Orlando, FL – (June 2, 2015) – The Didier Law Firm filed a civil lawsuit today on behalf of 29-year-old Christian Sprouse who sustained injuries to her neck and eye after the airbag in her 2004 Honda Civic exploded upon deployment in a minor accident on April 21st, 2015. Ms. Sprouse received a recall notice and took her vehicle to the local Honda dealership, but was informed that no replacement parts were available. The accident and airbag deployment happened a week later.
The Takata recall is now the largest recall in U.S. history, covering 34 million vehicles across eleven auto manufacturers. Honda and Takata had knowledge of this defect for a decade, and after much pressure from U.S. officials, Takata finally admitted that its airbags are defective last week.
In written testimony ahead of a U.S. congressional hearing taking place today, Takata executive Kevin Kennedy said Takata will “continue producing air bags that use ammonium nitrate propellant, but will change the design of the driver-side air bag inflators.” Kennedy said Takata is working with automakers “to transition to newer versions of driver inflators in our replacement kits or inflators made by other suppliers that do not contain ammonium nitrate.”
The new lawsuit alleges that Honda could easily identify those at greatest risk of airbag ruptures, and should have taken steps beyond its recall mailer to remedy the situation. For instance, more specific warnings could allow drivers of recalled vehicles to make informed decisions to protect themselves, including, but not limited to, minimizing or stopping use, finding alternative travel arrangements, securing a rental car (whether reimbursed or not), increasing their demands for timely replacement, or, otherwise being empowered with adequate knowledge to act based upon same in an informed manner.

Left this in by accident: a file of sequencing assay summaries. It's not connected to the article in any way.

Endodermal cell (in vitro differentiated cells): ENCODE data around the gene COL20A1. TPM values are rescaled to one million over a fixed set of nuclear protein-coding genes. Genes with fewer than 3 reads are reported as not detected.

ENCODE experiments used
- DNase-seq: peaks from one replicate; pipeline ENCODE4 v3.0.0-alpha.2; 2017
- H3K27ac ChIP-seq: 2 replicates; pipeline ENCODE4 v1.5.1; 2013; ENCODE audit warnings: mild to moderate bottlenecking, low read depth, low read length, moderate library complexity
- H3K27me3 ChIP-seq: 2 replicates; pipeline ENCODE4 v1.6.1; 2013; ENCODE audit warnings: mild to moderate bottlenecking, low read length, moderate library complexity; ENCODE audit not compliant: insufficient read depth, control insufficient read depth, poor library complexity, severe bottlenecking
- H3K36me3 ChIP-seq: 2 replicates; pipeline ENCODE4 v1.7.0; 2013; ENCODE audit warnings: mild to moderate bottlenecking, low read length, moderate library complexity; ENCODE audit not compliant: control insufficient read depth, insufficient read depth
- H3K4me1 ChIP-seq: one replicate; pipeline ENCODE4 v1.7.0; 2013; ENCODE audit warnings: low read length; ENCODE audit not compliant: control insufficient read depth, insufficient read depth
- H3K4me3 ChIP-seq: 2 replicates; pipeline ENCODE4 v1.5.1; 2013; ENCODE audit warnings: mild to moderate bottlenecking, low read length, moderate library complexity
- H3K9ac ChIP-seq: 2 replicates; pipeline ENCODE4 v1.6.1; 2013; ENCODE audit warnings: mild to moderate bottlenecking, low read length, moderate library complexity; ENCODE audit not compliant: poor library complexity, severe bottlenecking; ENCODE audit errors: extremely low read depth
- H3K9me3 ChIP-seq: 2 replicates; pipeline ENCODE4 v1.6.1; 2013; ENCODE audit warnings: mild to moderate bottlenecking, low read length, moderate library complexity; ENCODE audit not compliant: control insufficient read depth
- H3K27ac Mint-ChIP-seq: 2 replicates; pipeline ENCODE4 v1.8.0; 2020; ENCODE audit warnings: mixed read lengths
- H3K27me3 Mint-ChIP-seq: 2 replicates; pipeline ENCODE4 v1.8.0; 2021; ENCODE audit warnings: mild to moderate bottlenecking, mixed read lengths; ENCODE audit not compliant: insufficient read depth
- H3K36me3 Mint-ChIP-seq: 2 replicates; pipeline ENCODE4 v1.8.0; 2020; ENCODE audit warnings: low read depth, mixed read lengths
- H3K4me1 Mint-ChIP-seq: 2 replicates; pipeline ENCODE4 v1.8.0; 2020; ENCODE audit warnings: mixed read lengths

In a press conference last week, NHTSA declared this the “most complex safety recall in U.S. history, and possibly one of largest in ALL of consumer recalls.” Over the past several months, Takata has been uncooperative, forcing NHTSA to impose a $14,000 per day penalty on the company until it better cooperated with documents it had handed over to NHTSA. Those fines have added up to $1 million so far, and have been suspended as of now due to Takata’s newfound cooperation.
NHTSA’s current recommendation to drivers of potentially recalled vehicles is to immediately check the VIN on their recall website, take it to the local dealership for replacement part. Current replacements are “safer” but “not sure they are safe for the long term.” Drivers may have to go back in for a second replacement at a later date. In the case of Ms. Sprouse, she understood and believed she was safe to drive her car based on what she was told after having gone to her local dealership, but, the reality is that she remained at risk pending the removal of the defective airbag inflators from her vehicle.
The Didier Law Firm is a trial firm focused on the litigation of complex auto accident, truck accident and product liability cases. Located in Orlando, the firms represent clients in Florida and throughout the Southeast.